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The two yeast proteins Mlp1p and Mlp2p (homologues of the vertebrate protein Tpr) are filamentous proteins attached to the nuclear face of nuclear pore complexes. Here we perform a proteomic analysis, which reveals that the two Mlps have strikingly different interacting partners, testifying to their different roles within the cell. We find that Mlp2p binds directly to Spc110p, Spc42p, and Spc29p, which are three core components of the spindle pole body (SPB), the nuclear envelope–associated yeast spindle organizer. We further show that SPB function is compromised in mlp2 mutants. Cells lacking Mlp2p form significantly smaller SPBs, accumulate aberrant SPB component-containing structures inside the nucleus, and have stochastic failures of cell division. In addition, depletion of Mlp2p is synthetically lethal with mutants impaired in SPB assembly. Based on these data, we propose that Mlp2p links the SPB to the peripheral Mlp assembly, and that this linkage is required for efficient incorporation of components into the SPB.
In eukaryotes a double-membraned coat termed the nuclear envelope (NE) separates the nucleoplasm from the cytoplasm. Exchange between these two compartments is mediated by nuclear pore complexes (NPCs), octagonally symmetric cylindrical structures that span pores in the NE. During mitosis, the spindle microtubules must gain access to the nucleoplasm in order to segregate the daughter genomes. This can be achieved either by breaking down the NE (open mitosis), or by assembling the spindle inside the nucleus (closed mitosis). In the budding yeast Saccharomyces, mitosis is closed and the spindle is assembled by spindle pole bodies (SPBs). SPBs are the sole yeast microtubule-organizing centers (MTOCs), and like NPCs are directly embedded within pores in the NE throughout the cell cycle. The SPB consists of a multilayered disk structure made of hundreds of copies of each of its components (for review see Jaspersen and Winey, 2004; see also Fig. 8). The electron-dense central plaque is assembled around a two-dimensional crystal of Spc42p (Bullitt et al., 1997), which is an anchor for the other core components of the SPB: Spc110p, Cnm67p, Spc29p, and Cmd1p (the yeast homologue of calmodulin; Adams and Kilmartin, 1999). At least 14 other proteins forming the bulk of the cytoplasmic and nuclear plaques and other SPB structures associate with this core. On the cytoplasmic side, Cnm67p connects Spc42p to the nucleation site of the astral microtubules, responsible for nuclear positioning and spindle alignment (Schaerer et al., 2001). The filamentous protein Spc110p acts as a spacer between the central and the inner plaques, from where the nuclear microtubules emanate to form the mitotic spindle responsible for SPB separation and for chromosome segregation (Rout and Kilmartin, 1990; Kilmartin et al., 1993). The spindle also plays a critical role in ensuring that nuclear migration and division occur in concert with DNA replication and bud formation. Despite the observation that the SPB cores are extremely resistant to disruption in vitro, recent results indicate that they are dynamic in vivo. Both the newly synthesized and the old SPB continue to grow in size from G2 to telophase (Bullitt et al., 1997; Yoder et al., 2003). At the same time, the mother SPB is continuously renewed by the exchange of up to 50% of old Spc110p with newly made subunits (Yoder et al., 2003). Several observations also suggest a functional relationship between SPBs and NPCs. For example, some components are shared between the two structures, and proteins known to regulate spindle function are found to reside at the NPC (Chial et al., 1998; Rout et al., 2000; Iouk et al., 2002). Although these results suggest a possible role for the NE in aiding SPB function, they have not provided an explanation for the mechanism underlying this connection.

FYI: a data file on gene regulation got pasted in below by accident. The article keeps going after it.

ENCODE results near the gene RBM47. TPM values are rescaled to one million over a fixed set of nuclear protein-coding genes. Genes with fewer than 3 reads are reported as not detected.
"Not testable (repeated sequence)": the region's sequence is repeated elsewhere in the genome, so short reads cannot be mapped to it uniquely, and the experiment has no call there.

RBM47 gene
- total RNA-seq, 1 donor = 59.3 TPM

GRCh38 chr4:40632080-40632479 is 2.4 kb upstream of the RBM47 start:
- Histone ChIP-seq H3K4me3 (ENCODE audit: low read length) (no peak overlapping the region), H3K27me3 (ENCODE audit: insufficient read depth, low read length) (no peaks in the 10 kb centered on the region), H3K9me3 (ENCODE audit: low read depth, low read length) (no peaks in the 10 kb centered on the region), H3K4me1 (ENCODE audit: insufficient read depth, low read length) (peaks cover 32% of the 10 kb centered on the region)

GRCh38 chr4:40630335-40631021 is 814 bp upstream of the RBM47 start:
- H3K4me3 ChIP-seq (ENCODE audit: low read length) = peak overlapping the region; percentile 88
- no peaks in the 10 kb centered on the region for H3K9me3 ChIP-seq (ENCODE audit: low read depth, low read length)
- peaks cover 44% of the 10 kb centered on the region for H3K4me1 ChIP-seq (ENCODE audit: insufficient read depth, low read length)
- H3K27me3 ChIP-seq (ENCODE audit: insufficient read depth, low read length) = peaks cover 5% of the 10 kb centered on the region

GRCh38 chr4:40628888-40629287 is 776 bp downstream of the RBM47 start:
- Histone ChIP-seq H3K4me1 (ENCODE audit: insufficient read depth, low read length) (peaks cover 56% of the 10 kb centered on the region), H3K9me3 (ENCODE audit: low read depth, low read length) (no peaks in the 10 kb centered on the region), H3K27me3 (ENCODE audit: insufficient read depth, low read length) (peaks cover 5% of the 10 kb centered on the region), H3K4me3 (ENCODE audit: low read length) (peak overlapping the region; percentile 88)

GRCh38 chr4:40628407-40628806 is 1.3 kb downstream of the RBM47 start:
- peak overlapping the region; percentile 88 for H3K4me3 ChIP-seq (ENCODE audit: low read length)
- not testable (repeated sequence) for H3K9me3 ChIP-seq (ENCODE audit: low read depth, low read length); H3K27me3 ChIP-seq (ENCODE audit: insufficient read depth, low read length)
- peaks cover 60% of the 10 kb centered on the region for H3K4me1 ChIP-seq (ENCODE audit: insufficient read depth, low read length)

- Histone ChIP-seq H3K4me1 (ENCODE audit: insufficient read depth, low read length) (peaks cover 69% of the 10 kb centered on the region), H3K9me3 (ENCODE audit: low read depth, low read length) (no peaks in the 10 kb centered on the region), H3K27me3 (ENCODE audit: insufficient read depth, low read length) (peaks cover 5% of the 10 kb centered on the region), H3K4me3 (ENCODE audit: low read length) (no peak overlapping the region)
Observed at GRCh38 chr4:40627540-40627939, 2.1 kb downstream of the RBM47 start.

The yeast proteins Mlp1p and Mlp2p belong to a well-conserved family of NE proteins, which in vertebrates is represented by the protooncogenic protein Tpr (Kuznetsov et al., 2002). The Mlps are large, coiled-coil filamentous proteins projecting from the nucleoplasmic side of the NPC (Strambio-de-Castillia et al., 1999; Kosova et al., 2000) and they are nonessential in budding yeast. The Mlps have been proposed to form a peripheral nuclear network whose function is still not clear (Strambio-de-Castillia et al., 1999). Consistent with its localization to the NPC, some data indicate a role for the Mlps in nucleocytoplasmic transport (Strambio-de-Castillia et al., 1999; Kosova et al., 2000). Recent observations also indicate that Mlp1p has a role in RNA biogenesis and in particular in nuclear retention of unspliced mRNAs (Galy et al., 2004; Vinciguerra et al., 2005). The Mlps have also been proposed to be telomeric anchoring sites and involved in the establishment of silent chromatin (Galy et al., 2000; Feuerbach et al., 2002; subsequent studies have called these roles into question, although they did indicate that the Mlps might be implicated in telomere maintenance [Andrulis et al., 2002; Hediger et al., 2002a,b]).
In this study we performed a biochemical analysis, which revealed that Mlp2p binds directly to the SPB core. In the absence of Mlp2p, SPB components are not efficiently targeted to the nuclear face of the SPB, leading to smaller SPBs and to delays and errors of cell division. These results show that the NE is an integrated unit whose structures function coordinately to perform essential nuclear functions.